Do you find yourself paralyzed with trying to decide between granite and quartz countertops?
Today we’re going to give you some pointers to make a good choice between these two heavyweight contenders. Although Quartz is making some inroads, Granite is still the undisputed champion of the countertop world. It is the most popular countertop by far, that gets used in kitchens today.
Because Granite is quarried out of the earth and then sliced up into the pieces that we see and use, and familiar with countertops it’s really important that you actually go to the warehouse and pick the slab that will get used in your house.
If you try to pick Granite off of a sample, you’re going to find the top that shows up at your house probably isn’t going to look like the sample that you looked at. Now Granite does require a sealer, as I’m sure you’ve heard.
We recommend for most Granite, that you seal it once per year. There are some sealer options out there that are warranted for 15 years, obviously, they have some cost associated with them as well.
Speaking of cost, Granite is priced in levels. So it starts at level 1, 2, 3 goes up from there. Some Granite warehouses are going to have it as A, B, C. It is the same concept either way, but A or 1 being the lowest cost Granite, and they get more expensive as you go up the line. Now, quality of Granite doesn’t vary based on the price. so when you pay more for a Granite, it’s not a higher quality more durable Granite.
Think of it as a semi-precious stone, where the less of it there is the more it’s going to cost. In some of the exotic Granites that get a little bit expensive, they actually break a bit easier. So they get broken more often in fabrication and that drives up the cost a bit as well.
Because of this, Quartz is very dense and non-porous. So you don’t have to worry about sealing it like you do with Granite. The other advantage to it being man-made is that it’s very uniform. So you’re able to make your selection off of a little sample. That uniformity also lends itself better to tight seams that are less noticeable.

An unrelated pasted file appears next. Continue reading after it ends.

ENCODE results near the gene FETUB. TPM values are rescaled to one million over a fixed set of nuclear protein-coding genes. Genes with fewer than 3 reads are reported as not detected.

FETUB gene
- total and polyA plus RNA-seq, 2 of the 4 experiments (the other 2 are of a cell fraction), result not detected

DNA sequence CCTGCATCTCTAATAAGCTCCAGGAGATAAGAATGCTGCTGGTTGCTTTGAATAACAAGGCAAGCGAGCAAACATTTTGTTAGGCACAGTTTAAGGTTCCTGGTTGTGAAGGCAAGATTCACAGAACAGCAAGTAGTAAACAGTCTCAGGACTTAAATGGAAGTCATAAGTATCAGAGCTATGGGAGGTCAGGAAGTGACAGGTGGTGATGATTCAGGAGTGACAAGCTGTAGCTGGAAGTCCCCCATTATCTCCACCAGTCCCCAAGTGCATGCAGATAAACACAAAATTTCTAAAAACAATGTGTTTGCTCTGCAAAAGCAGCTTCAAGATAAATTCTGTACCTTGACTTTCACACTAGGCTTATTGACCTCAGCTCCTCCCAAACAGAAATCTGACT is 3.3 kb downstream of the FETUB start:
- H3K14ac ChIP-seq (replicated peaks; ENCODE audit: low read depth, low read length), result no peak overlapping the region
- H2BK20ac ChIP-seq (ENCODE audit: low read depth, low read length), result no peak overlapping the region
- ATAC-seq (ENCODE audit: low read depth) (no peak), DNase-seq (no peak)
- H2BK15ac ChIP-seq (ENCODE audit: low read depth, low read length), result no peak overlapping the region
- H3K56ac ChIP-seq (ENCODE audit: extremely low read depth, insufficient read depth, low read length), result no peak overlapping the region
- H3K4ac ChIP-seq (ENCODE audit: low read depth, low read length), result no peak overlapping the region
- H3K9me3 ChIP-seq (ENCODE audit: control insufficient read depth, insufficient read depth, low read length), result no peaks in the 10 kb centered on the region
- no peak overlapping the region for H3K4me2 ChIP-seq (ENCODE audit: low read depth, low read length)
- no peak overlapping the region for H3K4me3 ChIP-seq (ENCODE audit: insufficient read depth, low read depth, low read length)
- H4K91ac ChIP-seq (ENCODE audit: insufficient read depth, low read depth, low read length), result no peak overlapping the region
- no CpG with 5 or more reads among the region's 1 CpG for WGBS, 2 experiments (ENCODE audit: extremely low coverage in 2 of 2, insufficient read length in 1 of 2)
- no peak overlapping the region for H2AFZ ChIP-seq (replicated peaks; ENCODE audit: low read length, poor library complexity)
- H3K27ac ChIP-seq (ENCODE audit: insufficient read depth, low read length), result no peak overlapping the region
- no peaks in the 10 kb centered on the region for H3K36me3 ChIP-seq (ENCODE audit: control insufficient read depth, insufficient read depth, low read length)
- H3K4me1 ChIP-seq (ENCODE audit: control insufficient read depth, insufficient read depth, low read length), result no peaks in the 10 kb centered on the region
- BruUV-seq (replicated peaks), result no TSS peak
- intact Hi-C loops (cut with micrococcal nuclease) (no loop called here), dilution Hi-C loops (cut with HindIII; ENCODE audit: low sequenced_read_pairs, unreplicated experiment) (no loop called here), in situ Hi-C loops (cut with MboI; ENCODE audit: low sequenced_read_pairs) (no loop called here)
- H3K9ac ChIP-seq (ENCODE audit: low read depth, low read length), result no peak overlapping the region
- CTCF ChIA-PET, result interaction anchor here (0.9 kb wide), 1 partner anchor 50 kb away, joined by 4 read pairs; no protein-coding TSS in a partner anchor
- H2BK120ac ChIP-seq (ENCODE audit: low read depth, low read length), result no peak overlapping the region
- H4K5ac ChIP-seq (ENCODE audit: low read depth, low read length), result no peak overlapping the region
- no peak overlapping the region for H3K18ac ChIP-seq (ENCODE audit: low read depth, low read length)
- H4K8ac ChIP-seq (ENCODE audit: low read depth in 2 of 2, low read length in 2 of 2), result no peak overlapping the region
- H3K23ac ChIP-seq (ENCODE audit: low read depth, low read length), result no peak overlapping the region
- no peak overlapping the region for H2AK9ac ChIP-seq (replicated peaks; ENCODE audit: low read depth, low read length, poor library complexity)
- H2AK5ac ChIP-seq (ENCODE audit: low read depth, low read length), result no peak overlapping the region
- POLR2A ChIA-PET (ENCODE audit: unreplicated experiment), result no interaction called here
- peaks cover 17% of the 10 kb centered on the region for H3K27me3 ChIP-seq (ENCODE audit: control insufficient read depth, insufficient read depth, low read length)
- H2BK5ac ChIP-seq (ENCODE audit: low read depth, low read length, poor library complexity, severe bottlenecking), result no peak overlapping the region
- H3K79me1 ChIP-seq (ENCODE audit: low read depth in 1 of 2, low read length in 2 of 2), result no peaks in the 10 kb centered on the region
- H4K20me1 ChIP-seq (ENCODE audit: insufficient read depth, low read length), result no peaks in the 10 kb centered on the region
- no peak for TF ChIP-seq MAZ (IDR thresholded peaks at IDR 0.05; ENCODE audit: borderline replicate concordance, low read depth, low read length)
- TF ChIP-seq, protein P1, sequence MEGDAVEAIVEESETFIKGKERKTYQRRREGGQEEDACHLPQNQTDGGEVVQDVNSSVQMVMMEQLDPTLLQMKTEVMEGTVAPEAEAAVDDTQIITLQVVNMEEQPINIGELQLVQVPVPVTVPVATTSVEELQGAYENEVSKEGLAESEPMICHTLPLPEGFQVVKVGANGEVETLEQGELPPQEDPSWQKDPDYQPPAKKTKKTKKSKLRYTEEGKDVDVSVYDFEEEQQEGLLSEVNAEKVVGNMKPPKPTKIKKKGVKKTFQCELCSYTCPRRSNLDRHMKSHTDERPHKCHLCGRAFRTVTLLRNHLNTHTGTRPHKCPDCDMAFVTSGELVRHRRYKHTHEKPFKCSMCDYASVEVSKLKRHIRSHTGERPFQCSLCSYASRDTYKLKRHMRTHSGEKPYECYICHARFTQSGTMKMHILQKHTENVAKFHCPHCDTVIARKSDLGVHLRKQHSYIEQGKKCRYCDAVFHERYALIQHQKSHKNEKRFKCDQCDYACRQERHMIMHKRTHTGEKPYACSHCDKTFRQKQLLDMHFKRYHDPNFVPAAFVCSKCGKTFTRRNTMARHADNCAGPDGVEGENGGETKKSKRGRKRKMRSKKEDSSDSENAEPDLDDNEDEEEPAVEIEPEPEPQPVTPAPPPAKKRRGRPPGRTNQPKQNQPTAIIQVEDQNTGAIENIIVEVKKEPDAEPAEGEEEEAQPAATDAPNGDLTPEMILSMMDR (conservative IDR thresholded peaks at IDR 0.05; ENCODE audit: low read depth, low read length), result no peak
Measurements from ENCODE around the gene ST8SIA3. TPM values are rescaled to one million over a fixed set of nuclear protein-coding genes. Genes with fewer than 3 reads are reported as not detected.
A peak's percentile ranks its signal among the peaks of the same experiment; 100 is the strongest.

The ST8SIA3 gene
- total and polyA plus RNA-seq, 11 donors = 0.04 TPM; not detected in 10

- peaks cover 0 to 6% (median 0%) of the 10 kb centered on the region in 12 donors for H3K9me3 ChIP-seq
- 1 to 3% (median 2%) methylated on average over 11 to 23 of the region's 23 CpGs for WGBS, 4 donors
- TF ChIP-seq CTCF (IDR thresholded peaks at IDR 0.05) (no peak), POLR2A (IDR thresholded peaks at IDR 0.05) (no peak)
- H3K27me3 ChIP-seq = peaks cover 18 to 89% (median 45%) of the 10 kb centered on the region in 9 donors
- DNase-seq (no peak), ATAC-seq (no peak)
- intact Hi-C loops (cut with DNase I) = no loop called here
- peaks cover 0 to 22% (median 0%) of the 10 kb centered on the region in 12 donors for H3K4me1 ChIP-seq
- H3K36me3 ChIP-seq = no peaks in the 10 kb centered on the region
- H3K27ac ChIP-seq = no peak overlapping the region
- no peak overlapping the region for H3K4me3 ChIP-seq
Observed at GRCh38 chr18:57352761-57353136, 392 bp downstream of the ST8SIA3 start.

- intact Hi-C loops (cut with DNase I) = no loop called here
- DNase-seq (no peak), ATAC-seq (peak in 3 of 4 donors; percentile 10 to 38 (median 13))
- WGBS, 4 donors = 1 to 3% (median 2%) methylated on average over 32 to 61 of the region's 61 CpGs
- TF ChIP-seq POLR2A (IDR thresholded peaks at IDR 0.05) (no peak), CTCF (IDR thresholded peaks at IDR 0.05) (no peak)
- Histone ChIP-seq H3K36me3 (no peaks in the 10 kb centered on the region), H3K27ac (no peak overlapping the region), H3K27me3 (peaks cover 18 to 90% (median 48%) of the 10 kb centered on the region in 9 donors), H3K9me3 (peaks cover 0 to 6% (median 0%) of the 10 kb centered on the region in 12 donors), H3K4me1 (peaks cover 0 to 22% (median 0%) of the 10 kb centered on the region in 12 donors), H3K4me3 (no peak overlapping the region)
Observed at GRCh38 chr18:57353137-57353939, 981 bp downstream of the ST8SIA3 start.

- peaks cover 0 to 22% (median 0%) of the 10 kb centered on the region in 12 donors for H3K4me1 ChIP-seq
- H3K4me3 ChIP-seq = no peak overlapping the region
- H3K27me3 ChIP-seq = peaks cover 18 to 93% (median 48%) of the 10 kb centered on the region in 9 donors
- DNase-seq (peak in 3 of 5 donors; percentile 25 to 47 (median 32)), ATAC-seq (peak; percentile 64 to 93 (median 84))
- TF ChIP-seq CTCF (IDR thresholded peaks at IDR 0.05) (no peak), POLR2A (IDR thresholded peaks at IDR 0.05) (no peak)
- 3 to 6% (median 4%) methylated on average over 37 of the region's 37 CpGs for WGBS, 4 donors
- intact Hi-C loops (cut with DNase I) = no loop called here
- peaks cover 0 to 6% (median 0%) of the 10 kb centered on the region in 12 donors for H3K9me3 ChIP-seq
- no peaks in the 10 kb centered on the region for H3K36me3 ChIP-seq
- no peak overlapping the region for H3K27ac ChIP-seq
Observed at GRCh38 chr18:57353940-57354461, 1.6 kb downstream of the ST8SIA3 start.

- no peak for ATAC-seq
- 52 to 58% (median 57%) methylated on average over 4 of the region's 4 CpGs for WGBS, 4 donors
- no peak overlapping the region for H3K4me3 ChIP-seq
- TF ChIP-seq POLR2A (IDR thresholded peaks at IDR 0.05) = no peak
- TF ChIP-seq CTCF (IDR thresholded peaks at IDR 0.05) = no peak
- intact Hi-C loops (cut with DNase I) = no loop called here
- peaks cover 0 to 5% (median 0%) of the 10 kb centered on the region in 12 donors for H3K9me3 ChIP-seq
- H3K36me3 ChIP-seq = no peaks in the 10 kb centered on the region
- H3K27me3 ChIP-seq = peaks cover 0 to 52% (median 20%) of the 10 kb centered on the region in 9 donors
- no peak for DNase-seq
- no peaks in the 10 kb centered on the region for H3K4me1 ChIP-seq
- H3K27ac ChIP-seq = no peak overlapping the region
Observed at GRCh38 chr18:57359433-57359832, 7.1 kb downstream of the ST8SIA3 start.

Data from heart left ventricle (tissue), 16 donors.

Because of the randomness of Granite, sometimes it’s seams can be quite obvious. Quartz is just as heavy but a little bit more flexible than Granite. So it’s less likely to break upon the installation. From a cost perspective, the entry level for Quartz is just a little higher than Granite. So the lowest level Quartz is maybe a notch above the lowest level Granite. However, the cost of the two materials is so close together that most people make their choice based purely on aesthetic.
A lot of times the Quartz lends itself better to a more contemporary look and design, because of the uniformity of the material. As you can see, there’s really not a bad choice to make between these two products, but I hope the information we’ve provided today aids you in getting off your decision paralysis. If you have more questions about Granite or Quartz, or any other remodeling product, please feel free to give us a call or an email.
As found on Youtube